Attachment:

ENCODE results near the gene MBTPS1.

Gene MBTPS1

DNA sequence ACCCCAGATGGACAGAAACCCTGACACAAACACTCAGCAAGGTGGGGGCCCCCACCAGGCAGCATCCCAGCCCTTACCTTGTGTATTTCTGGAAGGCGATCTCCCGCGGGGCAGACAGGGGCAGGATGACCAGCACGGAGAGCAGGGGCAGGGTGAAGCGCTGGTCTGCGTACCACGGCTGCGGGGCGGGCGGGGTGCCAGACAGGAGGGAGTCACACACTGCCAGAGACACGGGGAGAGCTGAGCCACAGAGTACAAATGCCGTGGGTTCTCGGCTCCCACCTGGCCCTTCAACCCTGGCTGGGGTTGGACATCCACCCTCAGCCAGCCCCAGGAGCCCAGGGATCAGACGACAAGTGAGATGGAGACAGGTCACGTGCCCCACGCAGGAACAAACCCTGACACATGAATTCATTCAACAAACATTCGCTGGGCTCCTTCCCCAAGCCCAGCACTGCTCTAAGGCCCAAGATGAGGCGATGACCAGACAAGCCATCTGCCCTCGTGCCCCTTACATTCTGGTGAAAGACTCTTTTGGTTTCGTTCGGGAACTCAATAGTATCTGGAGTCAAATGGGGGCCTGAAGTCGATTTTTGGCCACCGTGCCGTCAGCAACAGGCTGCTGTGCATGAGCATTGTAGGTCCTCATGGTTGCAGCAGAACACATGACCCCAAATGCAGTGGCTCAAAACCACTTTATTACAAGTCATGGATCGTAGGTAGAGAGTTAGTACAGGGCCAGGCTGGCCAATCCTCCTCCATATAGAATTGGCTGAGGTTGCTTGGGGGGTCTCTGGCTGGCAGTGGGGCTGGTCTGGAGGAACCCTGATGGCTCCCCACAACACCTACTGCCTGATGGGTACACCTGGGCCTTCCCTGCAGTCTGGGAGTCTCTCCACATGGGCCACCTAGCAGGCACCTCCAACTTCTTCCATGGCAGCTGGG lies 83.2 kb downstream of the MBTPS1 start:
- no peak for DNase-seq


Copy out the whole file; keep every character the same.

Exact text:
ENCODE results near the gene MBTPS1.

Gene MBTPS1

DNA sequence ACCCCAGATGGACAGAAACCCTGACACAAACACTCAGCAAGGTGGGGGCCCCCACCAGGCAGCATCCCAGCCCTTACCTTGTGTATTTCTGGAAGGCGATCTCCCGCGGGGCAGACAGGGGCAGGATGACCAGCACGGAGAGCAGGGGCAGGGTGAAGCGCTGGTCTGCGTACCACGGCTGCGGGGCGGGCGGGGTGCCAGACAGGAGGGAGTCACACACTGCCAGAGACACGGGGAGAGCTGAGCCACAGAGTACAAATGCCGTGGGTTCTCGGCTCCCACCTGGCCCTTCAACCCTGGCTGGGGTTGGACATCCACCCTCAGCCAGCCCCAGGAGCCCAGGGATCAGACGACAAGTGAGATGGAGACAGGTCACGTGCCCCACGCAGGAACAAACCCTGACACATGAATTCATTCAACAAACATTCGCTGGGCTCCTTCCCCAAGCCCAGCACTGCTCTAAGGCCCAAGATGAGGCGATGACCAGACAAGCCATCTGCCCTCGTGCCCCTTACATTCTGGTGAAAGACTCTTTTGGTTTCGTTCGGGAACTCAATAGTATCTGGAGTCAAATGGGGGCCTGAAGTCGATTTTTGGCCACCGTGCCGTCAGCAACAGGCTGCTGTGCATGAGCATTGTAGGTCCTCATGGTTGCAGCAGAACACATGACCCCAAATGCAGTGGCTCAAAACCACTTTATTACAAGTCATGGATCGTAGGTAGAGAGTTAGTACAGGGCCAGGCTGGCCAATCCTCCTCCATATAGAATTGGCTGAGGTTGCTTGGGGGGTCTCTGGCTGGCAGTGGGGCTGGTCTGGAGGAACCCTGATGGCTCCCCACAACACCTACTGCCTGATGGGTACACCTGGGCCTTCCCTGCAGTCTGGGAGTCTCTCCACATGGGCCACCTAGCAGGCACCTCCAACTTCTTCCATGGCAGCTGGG lies 83.2 kb downstream of the MBTPS1 start:
- no peak for DNase-seq